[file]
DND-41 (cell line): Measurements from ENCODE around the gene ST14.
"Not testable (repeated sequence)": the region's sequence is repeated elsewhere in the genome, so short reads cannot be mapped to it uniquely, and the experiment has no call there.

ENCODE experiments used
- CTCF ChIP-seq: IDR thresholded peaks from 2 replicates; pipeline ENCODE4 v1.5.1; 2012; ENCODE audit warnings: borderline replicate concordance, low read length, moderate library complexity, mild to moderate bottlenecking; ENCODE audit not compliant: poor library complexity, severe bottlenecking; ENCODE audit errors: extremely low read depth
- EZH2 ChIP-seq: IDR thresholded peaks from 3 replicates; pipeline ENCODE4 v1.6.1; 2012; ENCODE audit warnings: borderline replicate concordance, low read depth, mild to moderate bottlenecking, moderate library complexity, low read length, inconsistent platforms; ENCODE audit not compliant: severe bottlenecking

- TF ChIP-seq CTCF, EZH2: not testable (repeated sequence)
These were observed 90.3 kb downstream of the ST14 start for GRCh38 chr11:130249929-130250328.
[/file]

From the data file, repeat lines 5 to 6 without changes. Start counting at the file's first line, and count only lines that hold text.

- EZH2 ChIP-seq: IDR thresholded peaks from 3 replicates; pipeline ENCODE4 v1.6.1; 2012; ENCODE audit warnings: borderline replicate concordance, low read depth, mild to moderate bottlenecking, moderate library complexity, low read length, inconsistent platforms; ENCODE audit not compliant: severe bottlenecking

- TF ChIP-seq CTCF, EZH2: not testable (repeated sequence)